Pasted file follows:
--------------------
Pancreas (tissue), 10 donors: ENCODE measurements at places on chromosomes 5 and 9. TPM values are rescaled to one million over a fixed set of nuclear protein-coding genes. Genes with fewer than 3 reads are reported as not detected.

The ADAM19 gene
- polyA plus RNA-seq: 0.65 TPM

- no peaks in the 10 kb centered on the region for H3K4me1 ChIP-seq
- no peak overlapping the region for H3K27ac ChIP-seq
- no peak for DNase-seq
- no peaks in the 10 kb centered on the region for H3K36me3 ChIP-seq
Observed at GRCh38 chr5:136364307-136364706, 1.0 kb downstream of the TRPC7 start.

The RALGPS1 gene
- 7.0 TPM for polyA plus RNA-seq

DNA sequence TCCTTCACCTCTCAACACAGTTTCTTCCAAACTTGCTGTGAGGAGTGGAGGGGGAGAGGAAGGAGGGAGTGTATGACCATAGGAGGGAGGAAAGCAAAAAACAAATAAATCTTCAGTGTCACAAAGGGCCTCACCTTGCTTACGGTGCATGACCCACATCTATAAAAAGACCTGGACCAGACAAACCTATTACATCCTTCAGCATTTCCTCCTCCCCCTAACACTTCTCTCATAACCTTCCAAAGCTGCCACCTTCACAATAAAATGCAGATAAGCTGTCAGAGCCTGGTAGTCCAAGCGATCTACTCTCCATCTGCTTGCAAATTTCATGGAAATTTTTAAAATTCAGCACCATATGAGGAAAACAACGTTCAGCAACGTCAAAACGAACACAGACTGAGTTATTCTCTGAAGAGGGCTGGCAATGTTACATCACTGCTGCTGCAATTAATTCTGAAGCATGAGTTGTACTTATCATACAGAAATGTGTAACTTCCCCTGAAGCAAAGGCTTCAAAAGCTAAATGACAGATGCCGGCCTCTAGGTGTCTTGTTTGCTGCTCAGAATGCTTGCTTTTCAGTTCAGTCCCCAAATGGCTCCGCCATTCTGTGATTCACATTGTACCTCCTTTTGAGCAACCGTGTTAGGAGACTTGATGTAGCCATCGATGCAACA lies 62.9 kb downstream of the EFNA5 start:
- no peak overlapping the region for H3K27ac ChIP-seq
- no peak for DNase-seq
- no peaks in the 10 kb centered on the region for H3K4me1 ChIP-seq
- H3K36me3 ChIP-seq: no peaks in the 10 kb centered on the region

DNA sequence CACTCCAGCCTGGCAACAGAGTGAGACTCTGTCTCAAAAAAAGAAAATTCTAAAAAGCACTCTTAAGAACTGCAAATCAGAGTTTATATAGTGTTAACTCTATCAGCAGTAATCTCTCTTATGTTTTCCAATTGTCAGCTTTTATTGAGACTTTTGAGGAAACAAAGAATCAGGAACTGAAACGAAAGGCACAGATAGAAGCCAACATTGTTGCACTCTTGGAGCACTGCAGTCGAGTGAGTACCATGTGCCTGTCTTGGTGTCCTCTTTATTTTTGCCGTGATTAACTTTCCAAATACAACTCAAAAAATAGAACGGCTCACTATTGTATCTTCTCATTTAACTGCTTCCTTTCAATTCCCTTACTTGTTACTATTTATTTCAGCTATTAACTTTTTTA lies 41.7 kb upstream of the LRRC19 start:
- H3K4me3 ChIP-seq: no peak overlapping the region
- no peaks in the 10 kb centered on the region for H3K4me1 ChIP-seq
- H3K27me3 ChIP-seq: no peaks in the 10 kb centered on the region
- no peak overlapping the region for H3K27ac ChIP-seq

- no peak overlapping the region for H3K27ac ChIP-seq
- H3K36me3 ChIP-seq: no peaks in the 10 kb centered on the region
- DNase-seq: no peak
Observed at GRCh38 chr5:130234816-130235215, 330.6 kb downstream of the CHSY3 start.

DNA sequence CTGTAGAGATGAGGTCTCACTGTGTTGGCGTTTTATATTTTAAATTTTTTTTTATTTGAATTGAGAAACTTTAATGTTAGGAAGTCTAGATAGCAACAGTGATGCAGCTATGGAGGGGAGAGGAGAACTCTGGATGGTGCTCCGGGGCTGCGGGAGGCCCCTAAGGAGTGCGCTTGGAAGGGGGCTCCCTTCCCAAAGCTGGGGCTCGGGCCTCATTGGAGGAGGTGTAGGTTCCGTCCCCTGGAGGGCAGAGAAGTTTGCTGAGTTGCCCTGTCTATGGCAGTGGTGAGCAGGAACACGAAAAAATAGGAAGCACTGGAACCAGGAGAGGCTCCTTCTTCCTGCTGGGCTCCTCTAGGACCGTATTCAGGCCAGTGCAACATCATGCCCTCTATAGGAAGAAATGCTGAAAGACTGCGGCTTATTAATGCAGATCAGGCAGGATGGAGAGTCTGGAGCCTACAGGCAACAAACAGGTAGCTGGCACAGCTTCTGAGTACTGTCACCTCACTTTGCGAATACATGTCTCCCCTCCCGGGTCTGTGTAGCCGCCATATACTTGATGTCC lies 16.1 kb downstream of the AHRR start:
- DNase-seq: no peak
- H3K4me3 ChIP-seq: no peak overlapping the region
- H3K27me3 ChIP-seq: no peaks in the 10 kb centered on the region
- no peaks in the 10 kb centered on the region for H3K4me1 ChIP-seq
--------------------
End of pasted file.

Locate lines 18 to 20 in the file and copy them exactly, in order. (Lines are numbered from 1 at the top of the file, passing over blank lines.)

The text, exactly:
- no peaks in the 10 kb centered on the region for H3K4me1 ChIP-seq
- H3K27me3 ChIP-seq: no peaks in the 10 kb centered on the region
- no peak overlapping the region for H3K27ac ChIP-seq